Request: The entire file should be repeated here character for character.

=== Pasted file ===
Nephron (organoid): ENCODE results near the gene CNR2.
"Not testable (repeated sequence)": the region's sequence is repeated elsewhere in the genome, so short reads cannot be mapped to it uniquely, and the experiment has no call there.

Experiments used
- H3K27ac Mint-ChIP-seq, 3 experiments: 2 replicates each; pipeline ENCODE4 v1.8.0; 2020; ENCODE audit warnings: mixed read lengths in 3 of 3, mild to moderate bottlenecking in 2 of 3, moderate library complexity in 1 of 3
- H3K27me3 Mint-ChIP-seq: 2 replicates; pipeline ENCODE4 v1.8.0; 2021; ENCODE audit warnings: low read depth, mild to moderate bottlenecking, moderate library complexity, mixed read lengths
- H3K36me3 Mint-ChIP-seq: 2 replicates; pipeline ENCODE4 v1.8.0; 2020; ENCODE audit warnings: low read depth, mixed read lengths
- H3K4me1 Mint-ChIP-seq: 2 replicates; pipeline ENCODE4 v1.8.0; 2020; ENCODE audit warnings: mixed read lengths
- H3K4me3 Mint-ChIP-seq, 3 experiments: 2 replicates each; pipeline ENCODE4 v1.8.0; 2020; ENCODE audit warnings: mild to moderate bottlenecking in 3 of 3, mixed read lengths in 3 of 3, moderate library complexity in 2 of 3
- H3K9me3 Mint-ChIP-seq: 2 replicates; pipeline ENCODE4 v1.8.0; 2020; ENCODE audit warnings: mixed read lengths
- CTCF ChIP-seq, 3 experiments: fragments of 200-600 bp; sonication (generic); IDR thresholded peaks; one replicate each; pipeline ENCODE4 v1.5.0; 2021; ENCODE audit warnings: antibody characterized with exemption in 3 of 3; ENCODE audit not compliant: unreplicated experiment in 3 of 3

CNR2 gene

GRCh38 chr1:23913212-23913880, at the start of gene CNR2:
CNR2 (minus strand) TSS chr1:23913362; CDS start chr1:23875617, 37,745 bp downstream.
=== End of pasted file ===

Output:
Nephron (organoid): ENCODE results near the gene CNR2.
"Not testable (repeated sequence)": the region's sequence is repeated elsewhere in the genome, so short reads cannot be mapped to it uniquely, and the experiment has no call there.

Experiments used
- H3K27ac Mint-ChIP-seq, 3 experiments: 2 replicates each; pipeline ENCODE4 v1.8.0; 2020; ENCODE audit warnings: mixed read lengths in 3 of 3, mild to moderate bottlenecking in 2 of 3, moderate library complexity in 1 of 3
- H3K27me3 Mint-ChIP-seq: 2 replicates; pipeline ENCODE4 v1.8.0; 2021; ENCODE audit warnings: low read depth, mild to moderate bottlenecking, moderate library complexity, mixed read lengths
- H3K36me3 Mint-ChIP-seq: 2 replicates; pipeline ENCODE4 v1.8.0; 2020; ENCODE audit warnings: low read depth, mixed read lengths
- H3K4me1 Mint-ChIP-seq: 2 replicates; pipeline ENCODE4 v1.8.0; 2020; ENCODE audit warnings: mixed read lengths
- H3K4me3 Mint-ChIP-seq, 3 experiments: 2 replicates each; pipeline ENCODE4 v1.8.0; 2020; ENCODE audit warnings: mild to moderate bottlenecking in 3 of 3, mixed read lengths in 3 of 3, moderate library complexity in 2 of 3
- H3K9me3 Mint-ChIP-seq: 2 replicates; pipeline ENCODE4 v1.8.0; 2020; ENCODE audit warnings: mixed read lengths
- CTCF ChIP-seq, 3 experiments: fragments of 200-600 bp; sonication (generic); IDR thresholded peaks; one replicate each; pipeline ENCODE4 v1.5.0; 2021; ENCODE audit warnings: antibody characterized with exemption in 3 of 3; ENCODE audit not compliant: unreplicated experiment in 3 of 3

CNR2 gene

GRCh38 chr1:23913212-23913880, at the start of gene CNR2:
CNR2 (minus strand) TSS chr1:23913362; CDS start chr1:23875617, 37,745 bp downstream.